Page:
It is no surprise to those in the AM industry that additive has the power to dramatically speed up product development times. However, it is always interesting to see exactly how it happens, especially in cases where time is of the essence. The Rise Emergency Ventilator, developed in just 21 days to meet the dire need in hospitals, is one such example.
When the real toll of the COVID-19 pandemic started to set in across the world, many things became clear. Chief among them was that hospitals in even some of the wealthiest nations were not well equipped to handle a crisis of this scale. Too soon, we saw a severe shortage of ventilators: the device needed to keep vulnerable patients alive. To address the shortage, a number of initiatives were launched to develop a rapidly deployable ventilator.
One of these projects was initiated by government officials in the U.S., who reached out to Meter, a Boston-based startup that is still in stealth mode, to design an affordable ventilator that could be manufactured and deployed rapidly. The new ventilator also could not integrate many components used in conventional ventilator systems, which were (and are) all in very high demand.
Starting in late March, Meter became 100% dedicated to developing a ventilator solution, leveraging its team members’ various areas of expertise. For instance, one Meter engineer had experience researching manual bag resuscitator controls at Massachusetts General Hospital, while others had deep knowledge of manufacturing and hardware products.
In conceiving the ventilator design, the Meter team wanted to focus on integrating monitor and alarm systems, which would allow medical staff to remotely monitor multiple patients at once using text alerts and a web-based dashboard. To take the project further, Meter also enlisted the help from 3D printing companies, hospital clinicians, software developers and sheet metal fabricators. Partners on the Rise Emergency Ventilator project include PTC, Desktop Metal, Formlabs, FATHOM, CANCAN, Rigado, Prototek, Tulip, Precision Graphics and CircuitHub.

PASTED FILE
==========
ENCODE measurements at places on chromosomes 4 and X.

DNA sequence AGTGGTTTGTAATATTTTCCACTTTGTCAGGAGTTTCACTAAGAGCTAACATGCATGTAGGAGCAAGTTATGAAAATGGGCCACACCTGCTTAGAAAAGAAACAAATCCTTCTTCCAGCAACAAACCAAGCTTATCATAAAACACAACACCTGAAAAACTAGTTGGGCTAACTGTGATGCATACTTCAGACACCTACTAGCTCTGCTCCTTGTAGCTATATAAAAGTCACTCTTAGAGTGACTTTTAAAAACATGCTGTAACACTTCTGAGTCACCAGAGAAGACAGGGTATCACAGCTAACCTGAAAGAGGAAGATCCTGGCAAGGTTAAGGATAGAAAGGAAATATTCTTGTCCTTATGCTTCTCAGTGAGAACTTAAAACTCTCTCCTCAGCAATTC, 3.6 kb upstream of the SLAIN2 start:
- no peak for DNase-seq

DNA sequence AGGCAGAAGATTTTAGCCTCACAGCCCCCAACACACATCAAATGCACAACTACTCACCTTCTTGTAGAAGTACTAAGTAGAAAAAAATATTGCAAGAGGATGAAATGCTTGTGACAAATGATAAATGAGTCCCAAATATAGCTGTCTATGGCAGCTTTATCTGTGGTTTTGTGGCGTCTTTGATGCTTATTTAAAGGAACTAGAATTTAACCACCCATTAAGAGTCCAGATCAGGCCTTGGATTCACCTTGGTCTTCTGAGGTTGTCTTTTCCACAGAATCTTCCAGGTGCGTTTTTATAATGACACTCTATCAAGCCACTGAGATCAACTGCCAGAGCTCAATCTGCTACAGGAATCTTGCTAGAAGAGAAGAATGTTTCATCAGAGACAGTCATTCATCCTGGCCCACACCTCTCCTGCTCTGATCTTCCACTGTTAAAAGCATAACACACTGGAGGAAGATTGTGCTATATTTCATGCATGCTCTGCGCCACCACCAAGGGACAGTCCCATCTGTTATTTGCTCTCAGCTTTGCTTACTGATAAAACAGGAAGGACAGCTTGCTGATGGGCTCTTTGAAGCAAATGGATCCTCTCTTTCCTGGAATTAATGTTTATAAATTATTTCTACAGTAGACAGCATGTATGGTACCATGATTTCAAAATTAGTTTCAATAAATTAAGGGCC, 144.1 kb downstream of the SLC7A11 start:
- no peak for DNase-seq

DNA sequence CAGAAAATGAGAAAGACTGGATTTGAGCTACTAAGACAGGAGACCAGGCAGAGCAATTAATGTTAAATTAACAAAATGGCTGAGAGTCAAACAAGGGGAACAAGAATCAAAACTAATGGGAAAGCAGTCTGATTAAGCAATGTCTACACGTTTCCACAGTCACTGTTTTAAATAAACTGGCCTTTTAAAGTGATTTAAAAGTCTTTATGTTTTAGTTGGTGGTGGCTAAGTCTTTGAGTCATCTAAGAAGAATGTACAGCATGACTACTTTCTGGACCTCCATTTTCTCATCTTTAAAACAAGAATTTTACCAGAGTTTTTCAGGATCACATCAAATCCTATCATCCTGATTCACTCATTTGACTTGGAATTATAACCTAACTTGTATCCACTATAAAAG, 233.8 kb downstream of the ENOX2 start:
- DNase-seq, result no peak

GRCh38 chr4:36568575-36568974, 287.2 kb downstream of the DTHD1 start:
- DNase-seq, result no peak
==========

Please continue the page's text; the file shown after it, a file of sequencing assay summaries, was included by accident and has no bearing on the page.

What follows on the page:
With an extensive team of about 50 people, the development of the ventilator got underway quickly. According to Eduardo Torrealba, Co-Founder and CEO of Meter, they had already completed two revisions to the mechanical design and had started 3D printing parts within the first seven days of development. PTC’s Onshape product development platform proved critical, as it enabled multiple people to work on the same CAD model remotely.
Within three weeks, the Rise Emergency Ventilator had gone through six design iterations. Beyond the design, the partners also had to account for another challenge: strained supply chains. That is, with many resources (especially for medical components) in demand, the partners wanted to design the ventilator in a way that circumvented these challenge, using components not earmarked for specialized medical use and using on-demand 3D printing for rapid prototyping.
Desktop Metal’s 3D printing technology played an important role in the early prototyping phase, producing standard off-the-shelf parts which were not immediately available due to supply chain problems. “We actually printed parts that we also ordered from suppliers, but we knew that we were going to get them off the metal 3D printer 24 or 48 hours faster because of the disruption in the logistics networks,” Torrealba explained.
“Normally, I would never go through that much trouble to save 24 or 48 hours, but with the speed that we were moving at, it was a huge deal,” he added. “Because of COVID, we had multiple delayed items we ordered from very dependable suppliers that we work with all of the time. They would say they were delivering tomorrow and then they’d say that for the next three days in a row. Having the dependability of metal 3D printing was incredibly important for us during our prototyping stages.”
Overall, the team worked incredibly hard to bring the Rise Emergency Ventilator to life. And now, the low-cost and easy-to-manufacture medical device is ready should the need arise. To prepare for the “second peak” in COVID-19 cases, which is expected to happen this fall, the Rise team is looking for manufacturing partners to scale up production. The system is remarkably accessible. While conventional ventilators cost between $25,000 to $50,000, the Rise Ventilator can reportedly be made for under $1,000.
The Rise Emergency Ventilator is now being reviewed by the FDA for Emergency Use Authorization during the COVID-19 pandemic. Meter will also be providing a bill of materials, list of suppliers, manufacturing instructions and factory calibration and testing routines.